Devon Probate Records

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The following article is about probate records in the county of Devon, also called Devonshire. For general information about probate records in England, click here.

Getting Started

Probate is the legal court process by which the estate of a deceased person is distributed to his or her heirs. The Church of England ecclesiastical courts had authority for this process until 1858. Beginning in 1858, authority over probate matters was taken from ecclesiastical courts and put under the civil authority of the Principal Probate Registry. The Post-1857 Probate Records section below contains links to additional information about the records of this court.

To look for a probate record before 1858:

  1. Discover when and where your ancestor died. If you don’t know, use the approximate date and place where they lived.
  2. Go to Court Jurisdictions section below.
  3. Click a letter or span of letters for your place name. This opens a jurisdictions table.
  4. Follow the instructions on the jurisdictions table page.

Devonshire Probate Courts

Prerogative Court of the Archbishop of Canterbury

In addition, the Prerogative Court of the Archbishop of Canterbury had jurisdiction over the whole of England and specifically in the following cases.

  • Wealthier individuals
  • People who owned property in more than one county
  • Military and naval personnel
  • People who lived or owned property outside England

Appeals Courts

Any probate that was disputed and could not be settled by the county courts could be sent to these higher appeals courts:

Some Explanatory Notes on the Devonshire Courts

Many of the records of the courts in this county were destroyed during during World War II. Devon Wills and Probate Records contains information about probates and where they are located. The manuscript collections mentioned below and the Estate Duty Registers should be searched as an alternative to the original records.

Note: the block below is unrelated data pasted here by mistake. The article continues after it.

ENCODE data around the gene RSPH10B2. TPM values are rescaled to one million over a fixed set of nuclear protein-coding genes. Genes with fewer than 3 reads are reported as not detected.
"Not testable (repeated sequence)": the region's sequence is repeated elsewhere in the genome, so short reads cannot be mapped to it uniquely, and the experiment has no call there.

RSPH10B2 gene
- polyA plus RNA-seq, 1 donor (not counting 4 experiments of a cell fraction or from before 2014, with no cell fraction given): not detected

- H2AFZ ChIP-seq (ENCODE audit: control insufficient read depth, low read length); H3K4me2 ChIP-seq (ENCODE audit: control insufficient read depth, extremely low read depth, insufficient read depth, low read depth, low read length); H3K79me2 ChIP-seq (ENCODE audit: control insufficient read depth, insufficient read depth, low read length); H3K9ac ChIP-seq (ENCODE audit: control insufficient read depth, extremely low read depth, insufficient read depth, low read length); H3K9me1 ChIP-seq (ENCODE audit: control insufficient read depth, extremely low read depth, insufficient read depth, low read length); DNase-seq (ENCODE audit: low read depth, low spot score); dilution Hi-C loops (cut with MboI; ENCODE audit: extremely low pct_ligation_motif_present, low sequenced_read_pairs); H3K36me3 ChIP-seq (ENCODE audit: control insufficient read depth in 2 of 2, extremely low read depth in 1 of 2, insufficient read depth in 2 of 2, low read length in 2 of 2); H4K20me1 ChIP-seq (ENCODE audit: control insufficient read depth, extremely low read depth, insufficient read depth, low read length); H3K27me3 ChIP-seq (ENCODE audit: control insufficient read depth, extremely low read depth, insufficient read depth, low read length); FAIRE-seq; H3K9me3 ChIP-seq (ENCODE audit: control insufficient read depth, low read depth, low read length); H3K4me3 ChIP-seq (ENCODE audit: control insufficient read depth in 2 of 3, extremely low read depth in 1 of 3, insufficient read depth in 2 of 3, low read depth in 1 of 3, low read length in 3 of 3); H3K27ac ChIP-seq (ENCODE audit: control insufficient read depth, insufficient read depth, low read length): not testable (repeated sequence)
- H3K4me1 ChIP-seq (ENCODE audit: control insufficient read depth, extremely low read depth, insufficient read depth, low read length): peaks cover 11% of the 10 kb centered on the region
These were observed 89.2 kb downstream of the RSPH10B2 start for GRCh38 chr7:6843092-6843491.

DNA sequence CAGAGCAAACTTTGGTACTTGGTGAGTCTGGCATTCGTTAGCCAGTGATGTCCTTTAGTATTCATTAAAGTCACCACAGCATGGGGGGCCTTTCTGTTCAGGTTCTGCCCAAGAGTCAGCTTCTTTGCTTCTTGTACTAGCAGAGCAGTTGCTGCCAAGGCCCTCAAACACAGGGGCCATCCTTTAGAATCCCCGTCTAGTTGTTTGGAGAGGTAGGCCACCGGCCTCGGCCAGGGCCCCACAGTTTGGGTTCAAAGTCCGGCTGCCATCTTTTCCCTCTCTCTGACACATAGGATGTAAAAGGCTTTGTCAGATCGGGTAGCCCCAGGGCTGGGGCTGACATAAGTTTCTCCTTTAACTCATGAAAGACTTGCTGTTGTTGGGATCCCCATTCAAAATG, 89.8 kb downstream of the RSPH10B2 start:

Court Jurisdictions

Before 1858, every town and parish in Cumberland was under the probate jurisdiction of a primary court and several secondary courts. When searching for the will of an ancestor, find the name of the town or parish where he/she lived in the jurisdictions lists below. Go to the jurisdiction tables by clicking a letter or series of letters below.

   A B C D-E F-H I-K L-M N-O P-R   S T-V W-Z

Probate Indexes Online

Before looking for a will, you should search an index. 


The aim of the Devon Wills Project is to provide a consolidated index of Devon wills, administrations and inventories, covering (and distinguishing between) original documents, probate copies, transcripts and abstracts. The project involves systematically transcribing information obtained from various "sources", i.e. indexes, calendars, catalogues, etc. The period covered is up to 1857, and wills, etc., are taken as related to Devon if the testator is identified to be or can be assumed as being of Devon, even if the will was proved elsewhere. (The index covers only testators, not other named individuals, and is initially just provided separately for each source.)*[
http://genuki.cs.ncl.ac.uk/DEV/DevonWillsProject/
]

Manuscript Records

The Family History Library has Calendars of wills and administrations relating to the counties of Devon and Cornwall : proved in the Court of the principal registry of the Bishop of Exeter, 1559-1799. And of Devon only, proved in the Court of the Archdeaconry of Exeter, 1540-1799

Olive Moger Collection

A professional genealogist, she abstracted many probate records from most of the Devon courts prior to World War II. The Family History Library has Transcript of Devonshire wills, 1600-1800.

Oswyn Murray's collection

Includes abstracts of probate records from various courts about testators from Devon before the destruction in World War II. The Family History Library has Oswyn Murray collection of wills, abt. 1600-1800

Other collections in the Family History Library

Estate Duty Records

Starting in 1796, a tax or death duty was payable on estates over a certain value. Estate duty abstracts may add considerable information not found elsewhere. Estate duty indexes may help locate a will. For more information, go to Estate Duty Records.

Post-1858 Probate Records

Beginning in 1858, the government took over the settlement of estates and all wills are now probated through the Principal Probate Registry system. For more information, go to Principal Probate Registry.